Tuesday, January 24, 2006

Day at the US Consulate

As Beth is here to watch the M's, I spent the day at the US Consulate in Vancouver. I was there 30 minutes before opening and was 1st in line for US Citizen Services. Unfortunately, I neglected to take my Swiss army knife off my key chain, so that was confiscated and I did not get it back. The purpose of the trip was to complete the applications for "Certificate of Birth Abroad" for all five M's and to apply for social security numbers for them. As I still hold US citizenship, our children have the right to US Citizenship as well.

We had made a prior trip to the Consulate in November when my parents visited to fill out the preliminary forms and get the instruction sheets. We had to get the actual "Registration of Live birth" documents from the Department of Vital Statistics in Victoria. Their birth certificates just would not do as apparently, they can be amended to show adoptive parents and US citizenship is by blood, not adoption. Those were $55 each. Then I needed high school transcripts, as well as other proof of residence in the USA for a total of 5 years, with a certain number of which had to be over the age of 14. So I had to send off for those. I also had to have my marriage certificate, birth certificate, passport, former passport, document of landing, former marriage certificate, divorce certificate, Canadian stamps for registered mail for each certificate, the kids passports, and care cards. It was quite the stack of documentation!

Once cleared through security (minus one knife), I had no wait, but spent the next THREE hours at the consulate: filling out paper work, 2 forms for each child, waiting for them to photocopy and notarize EACH document for EACH application, then signing in the presence of the Consul. Applications were approved and the 5 M's will each receive a "Certificate of Birth Abroad" document AND a social security card with social security number by registered mail sometime in the next 3-8 weeks.

I also got a stack of forms about dual citizenship. This informed me that as US Citizens they MUST enter the USA under proof of USA citizenship NOT Canadian citizenship. Until the end of 2006, the "Certificate of Birth Abroad" will be sufficient, but new legislation has been passed recently and as of 2007 they will have to carry American passports when crossing into the USA. So much for their Canadian passports! We will need to get them all US passports. For travel to other countries, they can pick whichever passport they want but going to the USA, they will need BOTH as the United States AND Canada will be requiring dual citizens to enter the country with proof of citizenship for both countries.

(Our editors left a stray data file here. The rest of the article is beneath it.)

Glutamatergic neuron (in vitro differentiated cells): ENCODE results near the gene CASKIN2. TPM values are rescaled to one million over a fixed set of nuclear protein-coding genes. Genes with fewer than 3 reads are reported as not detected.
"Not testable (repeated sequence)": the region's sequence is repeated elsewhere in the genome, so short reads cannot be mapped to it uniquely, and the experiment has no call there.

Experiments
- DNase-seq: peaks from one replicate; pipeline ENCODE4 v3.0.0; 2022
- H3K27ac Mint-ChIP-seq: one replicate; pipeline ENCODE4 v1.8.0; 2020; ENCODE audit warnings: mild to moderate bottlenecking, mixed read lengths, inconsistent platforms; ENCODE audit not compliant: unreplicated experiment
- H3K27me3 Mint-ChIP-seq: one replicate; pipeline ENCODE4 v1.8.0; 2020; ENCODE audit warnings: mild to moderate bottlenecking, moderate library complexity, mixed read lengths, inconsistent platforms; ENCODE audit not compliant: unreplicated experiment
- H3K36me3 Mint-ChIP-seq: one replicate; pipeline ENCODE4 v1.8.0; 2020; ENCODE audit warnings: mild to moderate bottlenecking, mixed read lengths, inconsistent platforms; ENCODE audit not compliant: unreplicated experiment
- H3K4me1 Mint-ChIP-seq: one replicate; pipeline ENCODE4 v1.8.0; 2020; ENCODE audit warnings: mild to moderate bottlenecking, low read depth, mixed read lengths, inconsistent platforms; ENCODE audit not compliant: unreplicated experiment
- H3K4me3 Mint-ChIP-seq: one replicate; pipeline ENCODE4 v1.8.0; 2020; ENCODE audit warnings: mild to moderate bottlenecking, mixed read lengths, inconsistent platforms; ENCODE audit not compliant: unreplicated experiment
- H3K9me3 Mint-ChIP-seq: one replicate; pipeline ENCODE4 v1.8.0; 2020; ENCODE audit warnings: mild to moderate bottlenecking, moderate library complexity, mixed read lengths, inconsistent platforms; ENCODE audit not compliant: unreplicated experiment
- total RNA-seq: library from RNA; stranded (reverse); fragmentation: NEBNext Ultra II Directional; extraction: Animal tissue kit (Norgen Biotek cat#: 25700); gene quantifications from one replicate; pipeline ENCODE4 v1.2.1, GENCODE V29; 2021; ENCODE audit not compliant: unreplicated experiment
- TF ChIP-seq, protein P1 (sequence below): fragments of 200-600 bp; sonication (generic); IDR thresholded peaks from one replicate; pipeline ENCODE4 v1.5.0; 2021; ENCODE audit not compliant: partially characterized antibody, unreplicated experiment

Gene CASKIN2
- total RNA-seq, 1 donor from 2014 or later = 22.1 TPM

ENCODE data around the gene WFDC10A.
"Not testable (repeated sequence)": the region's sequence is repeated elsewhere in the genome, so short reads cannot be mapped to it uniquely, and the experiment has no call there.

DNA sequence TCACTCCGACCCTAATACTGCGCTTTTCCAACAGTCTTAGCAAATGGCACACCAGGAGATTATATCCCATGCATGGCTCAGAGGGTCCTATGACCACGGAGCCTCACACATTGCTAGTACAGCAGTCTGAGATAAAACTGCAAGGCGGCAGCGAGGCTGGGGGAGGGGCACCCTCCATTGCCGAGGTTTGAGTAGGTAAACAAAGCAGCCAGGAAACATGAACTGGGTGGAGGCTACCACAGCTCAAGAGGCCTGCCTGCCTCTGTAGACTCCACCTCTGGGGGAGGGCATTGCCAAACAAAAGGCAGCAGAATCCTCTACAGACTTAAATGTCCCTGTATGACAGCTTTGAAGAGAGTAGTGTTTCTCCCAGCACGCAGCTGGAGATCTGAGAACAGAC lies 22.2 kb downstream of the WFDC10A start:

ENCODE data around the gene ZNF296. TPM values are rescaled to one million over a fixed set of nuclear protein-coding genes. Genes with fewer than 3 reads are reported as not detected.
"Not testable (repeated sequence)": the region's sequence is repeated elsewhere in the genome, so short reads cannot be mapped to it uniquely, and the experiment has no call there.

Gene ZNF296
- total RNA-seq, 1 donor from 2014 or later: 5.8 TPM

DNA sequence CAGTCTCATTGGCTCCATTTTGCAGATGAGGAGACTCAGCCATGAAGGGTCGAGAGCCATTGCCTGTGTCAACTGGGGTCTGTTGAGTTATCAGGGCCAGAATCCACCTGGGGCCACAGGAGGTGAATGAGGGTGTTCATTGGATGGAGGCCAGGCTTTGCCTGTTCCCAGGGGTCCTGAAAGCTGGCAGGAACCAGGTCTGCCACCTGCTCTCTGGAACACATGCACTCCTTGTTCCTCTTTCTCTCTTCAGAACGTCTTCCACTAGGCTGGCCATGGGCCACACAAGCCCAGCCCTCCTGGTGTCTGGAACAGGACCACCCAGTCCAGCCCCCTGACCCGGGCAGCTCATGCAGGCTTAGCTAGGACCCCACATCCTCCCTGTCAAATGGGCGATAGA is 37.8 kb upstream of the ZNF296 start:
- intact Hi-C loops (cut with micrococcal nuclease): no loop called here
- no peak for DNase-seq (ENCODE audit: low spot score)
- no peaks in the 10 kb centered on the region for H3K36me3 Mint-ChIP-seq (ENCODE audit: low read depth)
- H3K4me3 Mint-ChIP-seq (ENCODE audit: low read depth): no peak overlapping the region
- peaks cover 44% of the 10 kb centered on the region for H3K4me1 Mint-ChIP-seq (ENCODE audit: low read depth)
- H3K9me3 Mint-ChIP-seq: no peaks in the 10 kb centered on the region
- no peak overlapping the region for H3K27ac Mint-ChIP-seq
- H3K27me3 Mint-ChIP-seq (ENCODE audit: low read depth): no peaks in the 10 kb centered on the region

We can apply for the kids' passports at the consulate in Vancouver after we get their Certificates of Birth Abroad. Only for that, both parents AND all the children must appear in person. They gave me the forms to fill out in advance, so we will just have to bring in the photos, completed forms, all our ID and then just sign the forms there in front of the officer. So we'll need to plan a day to do that later.

I'm a little put out that our kids are going to have to carry TWO passports to cross the border. Whatever happened to the days of just having a drivers license or birth certificate? Keeping two sets of current passports for FIVE children, is going to be expensive. But it's balanced out by the advantages of dual citizenship. Our children will be able to go to school in the USA if they choose, to live or work in the USA if they choose, to immigrate to the USA and even bring spouses in if they want to. That's something that one can't put a price on.

They also explained to me about why I can't have dual citizenship. The American government does not encourage dual citizenship. According to their handout "Persons my have dual nationality by automatic operation of different laws rather than by choice." Meaning, because my children were born to a American citizen, they have the right to U.S. citizenship. Because they were born in Canada to a Canadian citizen, they also have Canadian citizenship. So because it was different laws, they can have dual. I can't have dual citizenship because I would have to APPLY for Canadian citizenship. I can live here in Canada and work with my permanent resident status while maintaining U.S. citizenship. But if I want to apply to become a Canadian citizen, I would have to renounce U.S. citizenship; something I am not prepared to do right now. My being a U.S. Citizen means we have the option to move to the USA sometime in the future, should we want to. It's enough to make one's head hurt.

1 comment:

Mama Bird said...

Wow, that's a good day's work done!